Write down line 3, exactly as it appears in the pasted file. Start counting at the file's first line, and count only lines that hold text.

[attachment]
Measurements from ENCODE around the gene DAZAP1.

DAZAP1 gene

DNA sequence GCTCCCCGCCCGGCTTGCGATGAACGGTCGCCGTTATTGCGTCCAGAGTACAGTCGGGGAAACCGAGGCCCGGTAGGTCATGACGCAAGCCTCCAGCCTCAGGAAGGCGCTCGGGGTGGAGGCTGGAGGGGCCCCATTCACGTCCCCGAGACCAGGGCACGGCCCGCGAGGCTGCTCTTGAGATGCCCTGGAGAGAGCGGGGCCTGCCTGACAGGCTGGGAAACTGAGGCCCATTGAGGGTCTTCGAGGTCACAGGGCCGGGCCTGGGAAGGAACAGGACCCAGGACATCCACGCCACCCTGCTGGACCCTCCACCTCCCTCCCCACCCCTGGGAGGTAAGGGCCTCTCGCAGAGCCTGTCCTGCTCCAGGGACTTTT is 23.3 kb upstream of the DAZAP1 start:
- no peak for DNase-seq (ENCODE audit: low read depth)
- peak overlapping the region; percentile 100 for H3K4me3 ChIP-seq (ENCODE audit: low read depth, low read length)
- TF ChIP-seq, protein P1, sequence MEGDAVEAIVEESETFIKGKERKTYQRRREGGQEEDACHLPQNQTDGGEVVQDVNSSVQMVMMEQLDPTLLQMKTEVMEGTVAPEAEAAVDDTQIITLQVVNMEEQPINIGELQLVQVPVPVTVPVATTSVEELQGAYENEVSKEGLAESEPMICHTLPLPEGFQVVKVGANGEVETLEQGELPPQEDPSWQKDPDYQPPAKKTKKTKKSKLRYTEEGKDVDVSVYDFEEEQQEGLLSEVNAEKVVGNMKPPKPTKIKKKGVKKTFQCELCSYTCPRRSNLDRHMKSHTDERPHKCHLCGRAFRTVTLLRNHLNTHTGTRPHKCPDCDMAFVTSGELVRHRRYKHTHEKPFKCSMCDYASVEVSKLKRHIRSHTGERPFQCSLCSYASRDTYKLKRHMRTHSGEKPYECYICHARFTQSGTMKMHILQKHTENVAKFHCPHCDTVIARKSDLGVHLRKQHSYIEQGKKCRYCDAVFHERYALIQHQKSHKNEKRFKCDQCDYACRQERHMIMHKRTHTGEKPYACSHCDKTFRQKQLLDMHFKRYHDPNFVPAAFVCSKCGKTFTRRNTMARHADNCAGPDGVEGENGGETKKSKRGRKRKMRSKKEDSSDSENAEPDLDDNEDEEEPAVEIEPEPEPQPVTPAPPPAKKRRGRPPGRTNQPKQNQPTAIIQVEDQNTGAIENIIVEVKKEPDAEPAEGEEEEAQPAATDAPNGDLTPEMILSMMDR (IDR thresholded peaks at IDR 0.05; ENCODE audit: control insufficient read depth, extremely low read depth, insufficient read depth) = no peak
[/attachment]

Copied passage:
DNA sequence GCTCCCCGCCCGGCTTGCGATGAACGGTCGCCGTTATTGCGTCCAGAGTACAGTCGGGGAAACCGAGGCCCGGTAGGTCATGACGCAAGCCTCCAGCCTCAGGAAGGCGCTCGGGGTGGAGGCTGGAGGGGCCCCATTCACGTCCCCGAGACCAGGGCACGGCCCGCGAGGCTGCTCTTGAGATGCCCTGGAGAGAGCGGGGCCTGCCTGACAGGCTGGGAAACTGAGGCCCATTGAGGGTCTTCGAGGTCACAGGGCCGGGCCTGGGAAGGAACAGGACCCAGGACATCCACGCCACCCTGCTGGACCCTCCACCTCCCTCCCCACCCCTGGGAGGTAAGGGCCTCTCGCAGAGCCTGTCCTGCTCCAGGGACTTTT is 23.3 kb upstream of the DAZAP1 start: